Films begin at 6:30pm in the Science Museum’s Dome theater. Film festival schedule:

Happy Hour – 5:30 pm
Film Program – 6:30 pm – 9pm

If you have any questions, please reach out to Adam Bray at or 804-729-6284.

 To check out the films that will be screened, go to the event Facebook page.

Purchase your tickets here! 

What: Wild and Scenic Film Festival 

Where: The Science Museum of Virginia, 2500 W Broad St, Richmond, VA 23220

When: January 24th, 2019, 5:30 – 9:30 p.m.

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Take Survey to Shape Future of James River Park

Did you know the Friends of the James River Park and the City of Richmond are working on a huge new master plan that will guide the park’s usage and development for decades? Well, they are. And they need as much public input as possible.

From their website: The Master Plan will help maintain the quality of the experience for Park users, protect the health of the river and wildlife, and preserve its natural beauty for generations to come. It will prioritize Park improvements for highest and best use for the City and region, focusing on neighborhood and community connections to JRPS. The Friends of James River Park and the City Of Richmond’s Parks, Recreation and Community Facilities Department will use this document as a road map to work with all vested individuals, public and private organizations to implement this long-term community vision.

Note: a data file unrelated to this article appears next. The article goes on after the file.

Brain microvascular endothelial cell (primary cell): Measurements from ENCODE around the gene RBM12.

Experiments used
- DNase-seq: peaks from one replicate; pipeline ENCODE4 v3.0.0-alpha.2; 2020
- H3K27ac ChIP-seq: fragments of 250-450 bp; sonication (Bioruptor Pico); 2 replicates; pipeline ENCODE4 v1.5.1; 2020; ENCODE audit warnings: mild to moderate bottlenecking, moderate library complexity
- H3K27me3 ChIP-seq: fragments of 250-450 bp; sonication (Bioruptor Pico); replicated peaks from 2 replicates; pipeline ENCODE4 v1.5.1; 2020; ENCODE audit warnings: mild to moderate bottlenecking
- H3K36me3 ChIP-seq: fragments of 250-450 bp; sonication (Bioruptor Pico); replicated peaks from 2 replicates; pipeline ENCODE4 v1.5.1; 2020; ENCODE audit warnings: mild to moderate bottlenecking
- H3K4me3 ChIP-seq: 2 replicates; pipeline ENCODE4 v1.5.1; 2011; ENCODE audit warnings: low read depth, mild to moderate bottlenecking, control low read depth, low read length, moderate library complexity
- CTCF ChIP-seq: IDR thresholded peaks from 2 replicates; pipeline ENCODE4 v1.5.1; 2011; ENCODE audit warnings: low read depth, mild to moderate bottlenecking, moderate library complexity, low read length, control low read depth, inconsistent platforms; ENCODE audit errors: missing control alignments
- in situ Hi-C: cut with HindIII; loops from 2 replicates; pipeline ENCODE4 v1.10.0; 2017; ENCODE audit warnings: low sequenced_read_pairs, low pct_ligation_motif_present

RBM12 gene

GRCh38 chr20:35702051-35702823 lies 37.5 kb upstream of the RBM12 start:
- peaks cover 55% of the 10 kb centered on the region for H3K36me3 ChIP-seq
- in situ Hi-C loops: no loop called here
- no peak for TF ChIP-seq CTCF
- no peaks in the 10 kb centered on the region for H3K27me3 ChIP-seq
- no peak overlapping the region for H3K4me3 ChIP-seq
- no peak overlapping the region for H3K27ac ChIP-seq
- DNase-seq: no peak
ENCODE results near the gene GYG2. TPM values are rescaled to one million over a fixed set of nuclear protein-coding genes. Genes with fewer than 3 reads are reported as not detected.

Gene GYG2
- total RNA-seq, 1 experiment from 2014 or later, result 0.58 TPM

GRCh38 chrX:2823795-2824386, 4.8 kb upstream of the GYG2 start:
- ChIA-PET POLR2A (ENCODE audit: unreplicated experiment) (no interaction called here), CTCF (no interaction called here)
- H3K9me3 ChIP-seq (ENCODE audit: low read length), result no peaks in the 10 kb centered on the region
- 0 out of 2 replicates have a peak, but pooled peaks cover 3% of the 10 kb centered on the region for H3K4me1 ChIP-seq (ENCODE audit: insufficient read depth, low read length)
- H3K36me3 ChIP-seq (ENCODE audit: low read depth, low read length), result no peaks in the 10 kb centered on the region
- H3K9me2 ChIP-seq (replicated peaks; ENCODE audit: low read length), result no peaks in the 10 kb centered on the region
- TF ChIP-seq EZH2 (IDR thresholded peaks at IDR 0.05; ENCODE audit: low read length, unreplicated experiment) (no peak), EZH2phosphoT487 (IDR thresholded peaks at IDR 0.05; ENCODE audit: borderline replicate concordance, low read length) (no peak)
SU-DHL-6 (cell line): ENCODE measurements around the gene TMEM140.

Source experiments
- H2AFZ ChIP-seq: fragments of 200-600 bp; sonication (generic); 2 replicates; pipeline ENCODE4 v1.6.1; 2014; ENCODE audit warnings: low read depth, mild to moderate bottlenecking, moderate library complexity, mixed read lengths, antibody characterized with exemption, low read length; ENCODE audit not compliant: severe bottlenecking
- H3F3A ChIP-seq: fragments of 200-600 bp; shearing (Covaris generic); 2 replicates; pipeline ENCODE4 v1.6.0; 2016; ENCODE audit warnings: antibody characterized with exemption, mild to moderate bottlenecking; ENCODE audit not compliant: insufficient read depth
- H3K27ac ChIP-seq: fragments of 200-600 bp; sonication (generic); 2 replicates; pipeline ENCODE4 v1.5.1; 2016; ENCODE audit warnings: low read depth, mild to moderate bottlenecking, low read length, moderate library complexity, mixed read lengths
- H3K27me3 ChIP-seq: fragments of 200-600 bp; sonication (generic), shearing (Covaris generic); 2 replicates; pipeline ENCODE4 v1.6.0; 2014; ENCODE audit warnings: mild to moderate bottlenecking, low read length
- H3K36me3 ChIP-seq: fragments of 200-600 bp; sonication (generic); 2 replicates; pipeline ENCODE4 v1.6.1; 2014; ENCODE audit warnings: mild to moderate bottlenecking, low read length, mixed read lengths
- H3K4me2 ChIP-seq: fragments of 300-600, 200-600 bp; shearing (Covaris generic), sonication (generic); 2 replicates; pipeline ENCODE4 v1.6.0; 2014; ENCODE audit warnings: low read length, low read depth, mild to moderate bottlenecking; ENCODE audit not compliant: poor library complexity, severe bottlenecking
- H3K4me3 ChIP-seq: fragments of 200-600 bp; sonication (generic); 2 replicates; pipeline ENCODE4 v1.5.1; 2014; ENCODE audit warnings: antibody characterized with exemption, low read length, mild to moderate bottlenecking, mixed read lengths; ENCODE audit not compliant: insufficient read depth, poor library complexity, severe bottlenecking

Whether you’re a regular, sometimes or infrequent park user, the Friends and the city want to hear from you. Click here to take the short survey.

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2018’s Record Rainfall and What It Means for the James River

Ben Watson, a staff scientist with the James River Association, has a great piece on the organization’s website about the possible impacts 2018’s incredible rain totals could have on the James River going forward.

2018 was full of river height graphs that looked like this.

His article first offers some context on just how wet 2018 was before looking at all that rain’s impact on sediment pollution, nutrient pollution, fish migration, and oysters.